Sunday, April 28, 2013

Korean Short Ribs

I have been wanting to make short ribs for awhile now, knowing I would need to dedicate a large block of time to cook the meat slowly.  I had assumed I would use a braise similar to the lamb with French or Italian influences, but I recently had a "Street Taco" at the Yard House restaurant in Downtown Los Angeles that used Asian flavored short rib meat.  I was transfixed, which translates to "challenged" whenever I want to duplicate or improve on something I just tasted.  So the gauntlet is thrown down and I am making Korean style short ribs.

I am blogging this as I go, but won't post until I see how it turns out as I made myself the Guinea Pig in these experiments.

I purchased 12 beef short ribs, rinsed them and marinated them over night in the following:

(I usually don't "measure" my ingredients, but go by what looks right, so I've roughly estimated the quantities below, however being precise doesn't matter).

1/4 cup Rice Vinegar
1/2 cup Soy Sauce (not "lite"" - and I use an organic variety)
1/3 cup Sambal Sauce (found in the Asian Isle of your grocery store)
1/3 cup Sriracha hot sauce
2 tablespoons Worscestershire Sauce
2 tablespoons Agave Nectar
2 Red Jalapenos sliced with seeds

Mix the marinade together and taste.  It should be hot, sweet, and vinegary.  Place the ribs in a large casserole dish or bowl, and pour the marinade over the ribs.  Cover with plastic wrap and refrigerate over night.

The remaining ingredients for the braise are:

1 White Onion, chopped
1 large can (28 ounces) Diced Italian Tomatoes
1/2 bottle good red wine (I used a Merlot - but use what you like)
1 Quart (12 ounces) of a good chicken stock - if I don't make my own, I use a Free-Range, Organic Low Sodium product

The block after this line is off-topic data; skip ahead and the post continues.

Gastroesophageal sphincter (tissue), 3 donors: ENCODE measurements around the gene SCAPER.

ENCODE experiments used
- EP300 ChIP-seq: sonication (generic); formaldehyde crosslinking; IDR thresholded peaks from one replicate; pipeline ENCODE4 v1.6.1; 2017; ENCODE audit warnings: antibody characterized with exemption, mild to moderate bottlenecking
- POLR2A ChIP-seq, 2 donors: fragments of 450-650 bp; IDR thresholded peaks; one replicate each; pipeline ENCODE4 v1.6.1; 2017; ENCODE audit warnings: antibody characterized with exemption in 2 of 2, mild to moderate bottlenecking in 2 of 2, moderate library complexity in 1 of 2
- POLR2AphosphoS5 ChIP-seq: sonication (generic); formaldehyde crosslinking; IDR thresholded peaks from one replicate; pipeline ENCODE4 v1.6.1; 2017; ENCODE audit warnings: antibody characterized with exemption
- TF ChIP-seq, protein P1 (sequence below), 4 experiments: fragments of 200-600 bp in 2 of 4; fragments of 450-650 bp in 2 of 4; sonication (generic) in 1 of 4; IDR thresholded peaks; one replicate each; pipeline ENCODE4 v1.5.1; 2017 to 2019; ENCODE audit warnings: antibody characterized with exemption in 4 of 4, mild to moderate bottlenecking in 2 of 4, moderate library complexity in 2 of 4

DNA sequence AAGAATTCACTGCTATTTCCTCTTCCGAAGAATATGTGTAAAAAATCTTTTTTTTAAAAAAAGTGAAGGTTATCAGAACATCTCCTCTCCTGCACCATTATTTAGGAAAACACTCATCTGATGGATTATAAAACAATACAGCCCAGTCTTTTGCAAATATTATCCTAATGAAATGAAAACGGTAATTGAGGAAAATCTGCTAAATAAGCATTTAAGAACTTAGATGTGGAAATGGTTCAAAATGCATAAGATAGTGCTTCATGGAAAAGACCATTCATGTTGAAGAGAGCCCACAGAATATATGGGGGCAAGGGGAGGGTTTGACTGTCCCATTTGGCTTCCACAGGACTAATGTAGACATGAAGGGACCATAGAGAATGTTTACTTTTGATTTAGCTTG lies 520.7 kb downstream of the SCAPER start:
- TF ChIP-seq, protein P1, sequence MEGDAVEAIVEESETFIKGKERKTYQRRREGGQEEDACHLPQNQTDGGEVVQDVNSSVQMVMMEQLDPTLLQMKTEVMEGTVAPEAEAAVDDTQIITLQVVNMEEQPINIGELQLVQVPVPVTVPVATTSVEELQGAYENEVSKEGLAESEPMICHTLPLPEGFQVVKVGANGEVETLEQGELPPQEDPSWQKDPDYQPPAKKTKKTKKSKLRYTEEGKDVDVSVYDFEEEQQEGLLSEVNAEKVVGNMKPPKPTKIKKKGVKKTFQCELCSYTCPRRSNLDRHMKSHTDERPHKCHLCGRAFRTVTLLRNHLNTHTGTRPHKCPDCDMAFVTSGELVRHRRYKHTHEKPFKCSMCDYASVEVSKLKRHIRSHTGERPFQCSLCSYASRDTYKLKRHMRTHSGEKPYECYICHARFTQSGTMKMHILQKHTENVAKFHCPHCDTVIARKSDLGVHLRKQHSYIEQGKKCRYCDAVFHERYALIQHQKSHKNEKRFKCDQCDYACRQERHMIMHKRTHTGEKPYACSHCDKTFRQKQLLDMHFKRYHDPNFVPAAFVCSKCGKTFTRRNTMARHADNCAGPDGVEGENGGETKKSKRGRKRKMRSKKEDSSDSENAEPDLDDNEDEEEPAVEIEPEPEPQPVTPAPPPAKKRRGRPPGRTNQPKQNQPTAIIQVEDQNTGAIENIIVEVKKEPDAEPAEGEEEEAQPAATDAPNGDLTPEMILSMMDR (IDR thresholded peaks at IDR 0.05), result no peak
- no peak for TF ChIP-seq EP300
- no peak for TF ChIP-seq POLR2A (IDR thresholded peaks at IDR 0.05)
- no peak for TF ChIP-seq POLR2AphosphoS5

1 Bay Leaf
Olive Oil
The Marinade Liquid

Heat a large stock pot and add about 1 - 2 tablespoons of a good olive oil.  Add the onions and cook until sweated down.  Push onions to one side and pat dry the ribs, adding a few at a time.  Cook each side until brown, reducing the heat.  Be careful not to burn the meat as the sugar in the marinade will tend to burn.  If that starts to happen, turn the meat and use the moist side of the uncooked meat to "deglaze" the bottom of the pan.  After the first ribs are brown, stack them on top of the onions and brown the remaining ribs.  Pour in the wine, the tomatoes, the stock, the marinade liquid and add the bay leaf.  Increase the heat and put a lid on the pot.  Bring to a small, rolling boil, then reduce the heat to low. 

A few comments as it is cooking.  I removed the lid slightly to let the alcohol burn out.  For about the first hour of braising, it reminded me of a German Sauerbraten due to the vinegars and wine.  Now, about an hour and a half later, the scent has mellowed out and is starting to smell delicious.  I might use the sauce later to cook some small red or Yukon potatoes and maybe some carrots.  Waste nothing!

The total braising time, once simmering, was about 3 hours.  The meat came easily from the bone, so I turned the pot off and let it sit while I went to the store to get some more veggies.  When I came back, I removed the meat from the pot and noticed that during the resting time, all the bones fell off the meat and were at the bottom of the pot.  The meat falls apart on the fork - but I'm not done yet!

I removed the meat to rest in a container and also removed the bones.  I will use the bones another day to make a beef stock for French Onion Soup.

Then I cooked about 4 cups of baby carrots and the same with a package of new potatoes, a variety including fingerlings, and about the same with some cippolino onions in the broth for about 25 - 30 minutes until fork tender.  I just removed the vegetables and am now reducing the sauce.  Once the stock is reduced, it will make a delicious pasta sauce.

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